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Doing Business with India: Opportunities Arising from GST Reform podcast

Ease of doing business and economic efficiency to greatly benefit from GST

India’s Goods and Services Tax (GST) is one of the most significant economic initiatives since the Big Bang reforms introduced in the early 1990s. Passed in August 2016 and expected to be implemented in the second half of this year, it marks a key achievement of Prime Minister Narendra Modi, along with many critical reform initiatives (such as the Make in India Initiative and Ease of Doing Business Reforms) adopted since Modi took office in 2014 to enhance the business environment, attract foreign direct investment (FDI), raise jobs and spur the economy.

GST – More Than a Decade in the Making

India, the world’s largest democracy, is a Union of States with divisions of power between the federal government (Centre) and state governments. Attempts to conceptualise and design a GST model were first commenced by the Centre in the early 2000s, but proposals for a comprehensive national GST model were not put forward until the mid-2000s due to recognition of the many shortcomings and intricacies of the prevailing tax systems adopted by both the Centre and the states.

Additional difficulties in pushing through the GST reforms arose from the typical Centre-state conflicts over taxing authority and revenue appropriation, leading to many rounds of GST model debates. Furthermore, the GST reform process was affected by the ebb and flow of the election cycles of different levels of governments in the country.

In pursuing a comprehensive GST model agreeable to all parties, the initial deadline of April 2010 was missed, followed by many failed attempts of the then Congress Party-led government to enact the GST bill. It took well over a decade together with a change of government at the Centre to finally turn the GST concept into law. After the GST bill – formally called The Constitution Amendment Bill for Goods and Services Tax – was passed, the GST Council, chaired by Union Finance Minister Arun Jaitley, was formed to make recommendations to the Centre and state governments on important GST issues.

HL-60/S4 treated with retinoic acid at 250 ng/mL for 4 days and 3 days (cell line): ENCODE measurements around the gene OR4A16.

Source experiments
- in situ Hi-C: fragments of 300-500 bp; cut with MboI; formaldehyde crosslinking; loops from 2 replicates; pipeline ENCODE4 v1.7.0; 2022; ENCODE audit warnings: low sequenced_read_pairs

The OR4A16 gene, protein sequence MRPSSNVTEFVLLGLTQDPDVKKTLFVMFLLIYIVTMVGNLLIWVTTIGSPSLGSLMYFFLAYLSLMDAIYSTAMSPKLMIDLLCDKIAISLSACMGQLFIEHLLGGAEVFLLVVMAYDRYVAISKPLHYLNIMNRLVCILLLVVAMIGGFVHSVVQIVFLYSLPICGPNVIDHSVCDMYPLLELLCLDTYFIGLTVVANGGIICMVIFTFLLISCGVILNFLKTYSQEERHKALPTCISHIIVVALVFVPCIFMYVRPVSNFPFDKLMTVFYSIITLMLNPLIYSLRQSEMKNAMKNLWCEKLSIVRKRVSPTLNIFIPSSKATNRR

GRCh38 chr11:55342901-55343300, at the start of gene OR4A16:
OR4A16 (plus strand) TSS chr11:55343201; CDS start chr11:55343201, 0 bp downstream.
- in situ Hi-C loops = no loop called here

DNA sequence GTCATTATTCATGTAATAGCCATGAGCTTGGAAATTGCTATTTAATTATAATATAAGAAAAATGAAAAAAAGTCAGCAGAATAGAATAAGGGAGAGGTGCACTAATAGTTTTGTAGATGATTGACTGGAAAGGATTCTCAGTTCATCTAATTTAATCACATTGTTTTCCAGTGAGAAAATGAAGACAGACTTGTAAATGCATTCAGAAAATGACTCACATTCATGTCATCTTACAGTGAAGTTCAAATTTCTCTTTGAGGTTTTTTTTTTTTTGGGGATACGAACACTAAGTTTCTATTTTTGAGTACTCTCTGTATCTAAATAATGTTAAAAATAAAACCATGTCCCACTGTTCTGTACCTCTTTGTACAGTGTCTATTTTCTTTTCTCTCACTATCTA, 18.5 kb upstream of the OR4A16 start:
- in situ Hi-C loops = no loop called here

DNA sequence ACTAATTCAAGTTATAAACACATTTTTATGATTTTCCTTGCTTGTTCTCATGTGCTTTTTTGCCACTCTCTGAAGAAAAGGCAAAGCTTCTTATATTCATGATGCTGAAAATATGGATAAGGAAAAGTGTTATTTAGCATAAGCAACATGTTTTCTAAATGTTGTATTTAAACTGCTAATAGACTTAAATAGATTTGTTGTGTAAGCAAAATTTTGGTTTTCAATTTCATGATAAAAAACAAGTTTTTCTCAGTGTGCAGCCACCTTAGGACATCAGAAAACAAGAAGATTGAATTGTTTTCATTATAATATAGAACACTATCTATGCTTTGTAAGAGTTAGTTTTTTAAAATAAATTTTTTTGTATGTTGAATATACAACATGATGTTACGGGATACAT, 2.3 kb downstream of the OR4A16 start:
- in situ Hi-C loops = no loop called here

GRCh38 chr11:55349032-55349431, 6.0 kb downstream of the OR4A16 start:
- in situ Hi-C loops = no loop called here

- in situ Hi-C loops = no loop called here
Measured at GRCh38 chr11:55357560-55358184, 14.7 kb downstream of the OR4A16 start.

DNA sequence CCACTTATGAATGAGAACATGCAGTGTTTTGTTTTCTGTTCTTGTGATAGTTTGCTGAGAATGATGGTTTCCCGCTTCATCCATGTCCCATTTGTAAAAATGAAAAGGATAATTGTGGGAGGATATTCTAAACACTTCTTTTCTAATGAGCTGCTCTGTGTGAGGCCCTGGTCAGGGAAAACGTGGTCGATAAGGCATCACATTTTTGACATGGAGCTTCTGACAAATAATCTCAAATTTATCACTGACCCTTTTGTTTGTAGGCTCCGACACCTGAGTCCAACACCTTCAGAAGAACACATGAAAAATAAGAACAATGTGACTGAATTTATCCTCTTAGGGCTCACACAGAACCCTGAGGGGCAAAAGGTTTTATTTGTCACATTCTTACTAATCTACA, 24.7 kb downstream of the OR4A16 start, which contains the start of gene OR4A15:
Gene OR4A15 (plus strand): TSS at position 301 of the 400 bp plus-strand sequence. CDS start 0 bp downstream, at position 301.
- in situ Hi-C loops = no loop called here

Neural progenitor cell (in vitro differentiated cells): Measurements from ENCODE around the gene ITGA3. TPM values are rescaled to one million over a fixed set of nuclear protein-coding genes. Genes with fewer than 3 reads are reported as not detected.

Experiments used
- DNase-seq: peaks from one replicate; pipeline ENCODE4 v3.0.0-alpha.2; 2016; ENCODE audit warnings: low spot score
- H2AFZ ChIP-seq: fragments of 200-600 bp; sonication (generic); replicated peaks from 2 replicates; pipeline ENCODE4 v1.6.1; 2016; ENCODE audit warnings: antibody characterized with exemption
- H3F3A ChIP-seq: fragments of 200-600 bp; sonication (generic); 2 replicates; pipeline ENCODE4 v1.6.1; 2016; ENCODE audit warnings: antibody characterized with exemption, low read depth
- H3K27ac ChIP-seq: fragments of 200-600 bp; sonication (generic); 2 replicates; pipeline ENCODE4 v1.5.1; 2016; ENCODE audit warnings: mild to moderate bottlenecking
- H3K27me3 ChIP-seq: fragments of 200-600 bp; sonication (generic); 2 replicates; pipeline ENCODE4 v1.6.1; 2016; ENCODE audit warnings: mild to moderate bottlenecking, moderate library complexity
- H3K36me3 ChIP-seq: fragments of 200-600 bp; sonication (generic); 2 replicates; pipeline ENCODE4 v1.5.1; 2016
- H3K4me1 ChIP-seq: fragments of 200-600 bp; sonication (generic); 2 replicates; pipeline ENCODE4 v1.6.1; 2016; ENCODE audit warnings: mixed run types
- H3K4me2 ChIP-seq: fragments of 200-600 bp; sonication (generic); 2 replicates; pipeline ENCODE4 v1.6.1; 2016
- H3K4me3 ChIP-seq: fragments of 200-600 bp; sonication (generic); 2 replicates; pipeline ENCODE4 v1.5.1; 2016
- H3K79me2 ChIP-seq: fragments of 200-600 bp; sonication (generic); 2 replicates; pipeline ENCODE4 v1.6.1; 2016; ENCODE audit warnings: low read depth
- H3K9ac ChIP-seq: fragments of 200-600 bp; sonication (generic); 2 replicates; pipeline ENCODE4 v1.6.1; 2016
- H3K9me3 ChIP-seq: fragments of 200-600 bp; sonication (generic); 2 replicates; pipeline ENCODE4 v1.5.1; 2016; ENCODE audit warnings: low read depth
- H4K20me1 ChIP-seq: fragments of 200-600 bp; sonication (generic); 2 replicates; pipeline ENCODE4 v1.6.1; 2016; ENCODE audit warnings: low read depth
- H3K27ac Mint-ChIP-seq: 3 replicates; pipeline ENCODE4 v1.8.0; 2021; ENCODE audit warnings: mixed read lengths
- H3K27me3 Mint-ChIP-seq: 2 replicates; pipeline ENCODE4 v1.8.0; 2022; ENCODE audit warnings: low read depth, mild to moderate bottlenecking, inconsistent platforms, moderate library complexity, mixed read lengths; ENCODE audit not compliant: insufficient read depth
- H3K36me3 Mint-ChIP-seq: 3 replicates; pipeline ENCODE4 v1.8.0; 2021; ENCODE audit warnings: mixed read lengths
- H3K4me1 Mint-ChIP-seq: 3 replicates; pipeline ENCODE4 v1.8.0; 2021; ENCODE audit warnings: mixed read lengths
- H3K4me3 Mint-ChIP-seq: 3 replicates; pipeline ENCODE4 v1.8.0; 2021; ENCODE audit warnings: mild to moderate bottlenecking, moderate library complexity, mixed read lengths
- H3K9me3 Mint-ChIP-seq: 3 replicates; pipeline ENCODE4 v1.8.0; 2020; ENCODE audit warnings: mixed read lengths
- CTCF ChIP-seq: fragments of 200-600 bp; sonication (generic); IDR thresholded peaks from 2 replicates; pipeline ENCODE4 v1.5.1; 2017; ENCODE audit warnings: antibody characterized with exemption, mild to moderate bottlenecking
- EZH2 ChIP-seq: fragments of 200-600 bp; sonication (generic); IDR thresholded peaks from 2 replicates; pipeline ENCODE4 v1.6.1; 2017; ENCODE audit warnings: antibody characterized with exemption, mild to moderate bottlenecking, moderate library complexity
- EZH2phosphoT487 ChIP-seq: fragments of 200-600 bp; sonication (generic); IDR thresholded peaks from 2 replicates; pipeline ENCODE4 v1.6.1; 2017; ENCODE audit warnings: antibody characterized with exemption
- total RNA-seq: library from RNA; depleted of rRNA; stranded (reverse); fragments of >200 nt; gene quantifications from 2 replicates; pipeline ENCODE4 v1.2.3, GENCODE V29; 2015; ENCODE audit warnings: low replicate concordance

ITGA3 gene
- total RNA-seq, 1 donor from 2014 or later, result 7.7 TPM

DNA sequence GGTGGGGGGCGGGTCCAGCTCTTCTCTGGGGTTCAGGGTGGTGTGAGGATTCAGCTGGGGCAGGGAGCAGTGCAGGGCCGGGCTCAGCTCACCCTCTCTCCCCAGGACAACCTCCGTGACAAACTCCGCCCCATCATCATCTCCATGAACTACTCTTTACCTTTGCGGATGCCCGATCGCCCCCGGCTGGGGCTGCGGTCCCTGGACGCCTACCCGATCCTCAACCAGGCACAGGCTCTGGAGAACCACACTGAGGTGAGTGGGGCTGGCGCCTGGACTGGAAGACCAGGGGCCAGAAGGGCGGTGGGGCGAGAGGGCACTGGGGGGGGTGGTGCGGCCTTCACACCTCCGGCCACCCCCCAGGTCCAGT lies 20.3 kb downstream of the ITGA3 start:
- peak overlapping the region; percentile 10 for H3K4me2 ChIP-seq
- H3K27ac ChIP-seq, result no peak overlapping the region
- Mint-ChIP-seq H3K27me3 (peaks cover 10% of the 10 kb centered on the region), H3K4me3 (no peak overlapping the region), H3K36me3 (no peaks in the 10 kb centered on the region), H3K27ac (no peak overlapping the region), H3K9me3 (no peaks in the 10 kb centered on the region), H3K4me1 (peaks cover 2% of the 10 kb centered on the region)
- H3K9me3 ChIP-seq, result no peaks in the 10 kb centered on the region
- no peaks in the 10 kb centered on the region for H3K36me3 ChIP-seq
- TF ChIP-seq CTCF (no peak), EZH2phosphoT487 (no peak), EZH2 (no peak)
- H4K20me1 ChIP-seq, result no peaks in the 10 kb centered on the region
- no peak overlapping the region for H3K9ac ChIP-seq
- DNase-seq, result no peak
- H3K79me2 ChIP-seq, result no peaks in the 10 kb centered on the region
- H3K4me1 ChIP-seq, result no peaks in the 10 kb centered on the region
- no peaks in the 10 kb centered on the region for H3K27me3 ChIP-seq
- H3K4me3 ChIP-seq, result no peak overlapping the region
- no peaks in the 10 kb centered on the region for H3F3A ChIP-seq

With broad consensus and popular support that a unified GST will benefit India, the new GST system is expected to make big strides into unifying India into a single market, breaking down state boundaries as far as movement of goods and services is concerned. In particular, it replaces many layers of inefficient indirect taxes levied by the states, while substantially improving tax transparency of the country as a whole. Meanwhile, the GST Council is hurriedly working on the final details on tax-collection arrangements before rolling out the GST in the second half of 2017. The national GST – perhaps the most important tax reform ever achieved in India – will have far-reaching and long-term economic implications for the country.

Issues of the Existing Indirect Taxes on Goods and Services

India’s tax system is notoriously complex, reflected by the poor “paying taxes” scores in the World Bank’s Ease of Doing Business rankings.[1] A wide range of taxes is levied at both the Centre and state levels. The following taxes are paid by consumers for goods and services:

Table: Taxes on Goods and Services in India
Table: Taxes on Goods and Services in India

As shown above, numerous taxes and levies are administered by both the Centre and state governments, resulting in a mundane process for businesses paying their taxes to different government agencies. Furthermore, the administrative cost of collecting these indirect taxes by the Centre and state governments is also high.